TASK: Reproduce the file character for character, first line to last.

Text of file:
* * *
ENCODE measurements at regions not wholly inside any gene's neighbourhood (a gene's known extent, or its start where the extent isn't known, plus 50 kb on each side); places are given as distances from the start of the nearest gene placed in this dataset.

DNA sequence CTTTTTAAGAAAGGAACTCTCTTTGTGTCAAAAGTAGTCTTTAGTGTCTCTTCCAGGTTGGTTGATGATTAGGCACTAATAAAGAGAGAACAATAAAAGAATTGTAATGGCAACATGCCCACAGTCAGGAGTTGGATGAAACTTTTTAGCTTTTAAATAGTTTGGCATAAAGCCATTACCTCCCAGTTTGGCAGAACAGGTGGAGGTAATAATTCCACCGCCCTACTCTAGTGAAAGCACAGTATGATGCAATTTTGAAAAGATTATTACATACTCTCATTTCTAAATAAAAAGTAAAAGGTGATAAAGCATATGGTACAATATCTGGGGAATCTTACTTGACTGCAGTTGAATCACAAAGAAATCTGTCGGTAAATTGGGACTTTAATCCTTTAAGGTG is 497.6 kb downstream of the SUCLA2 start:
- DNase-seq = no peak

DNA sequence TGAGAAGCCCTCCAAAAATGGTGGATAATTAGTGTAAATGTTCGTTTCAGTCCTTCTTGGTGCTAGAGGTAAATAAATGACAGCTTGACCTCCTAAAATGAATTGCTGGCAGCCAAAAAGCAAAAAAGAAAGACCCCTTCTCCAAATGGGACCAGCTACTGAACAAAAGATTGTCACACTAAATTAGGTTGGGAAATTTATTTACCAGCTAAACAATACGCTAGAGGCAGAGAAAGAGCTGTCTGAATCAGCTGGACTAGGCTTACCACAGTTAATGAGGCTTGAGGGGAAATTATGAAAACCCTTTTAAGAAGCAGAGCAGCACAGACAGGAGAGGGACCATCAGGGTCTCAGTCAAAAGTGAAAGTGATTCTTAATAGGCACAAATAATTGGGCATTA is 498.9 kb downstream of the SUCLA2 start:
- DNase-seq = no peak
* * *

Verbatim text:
ENCODE measurements at regions not wholly inside any gene's neighbourhood (a gene's known extent, or its start where the extent isn't known, plus 50 kb on each side); places are given as distances from the start of the nearest gene placed in this dataset.

DNA sequence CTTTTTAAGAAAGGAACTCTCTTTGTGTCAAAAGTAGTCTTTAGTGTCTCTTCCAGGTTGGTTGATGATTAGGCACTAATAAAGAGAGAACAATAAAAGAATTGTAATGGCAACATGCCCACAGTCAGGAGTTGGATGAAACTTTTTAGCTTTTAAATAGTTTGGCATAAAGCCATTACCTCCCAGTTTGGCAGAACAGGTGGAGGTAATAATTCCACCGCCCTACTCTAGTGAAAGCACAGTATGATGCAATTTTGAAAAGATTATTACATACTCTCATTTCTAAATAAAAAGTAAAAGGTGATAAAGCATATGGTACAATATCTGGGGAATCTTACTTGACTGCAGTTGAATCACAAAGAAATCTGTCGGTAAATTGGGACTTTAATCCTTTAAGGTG is 497.6 kb downstream of the SUCLA2 start:
- DNase-seq = no peak

DNA sequence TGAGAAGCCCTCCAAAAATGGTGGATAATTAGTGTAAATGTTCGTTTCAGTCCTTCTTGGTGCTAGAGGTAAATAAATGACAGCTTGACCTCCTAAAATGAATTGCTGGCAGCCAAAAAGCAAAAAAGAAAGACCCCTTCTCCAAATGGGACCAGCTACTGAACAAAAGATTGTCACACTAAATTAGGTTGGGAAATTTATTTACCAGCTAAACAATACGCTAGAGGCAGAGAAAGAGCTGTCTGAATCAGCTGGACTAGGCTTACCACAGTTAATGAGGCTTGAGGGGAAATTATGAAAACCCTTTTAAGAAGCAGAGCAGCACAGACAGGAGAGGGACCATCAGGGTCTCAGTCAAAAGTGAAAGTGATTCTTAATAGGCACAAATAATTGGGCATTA is 498.9 kb downstream of the SUCLA2 start:
- DNase-seq = no peak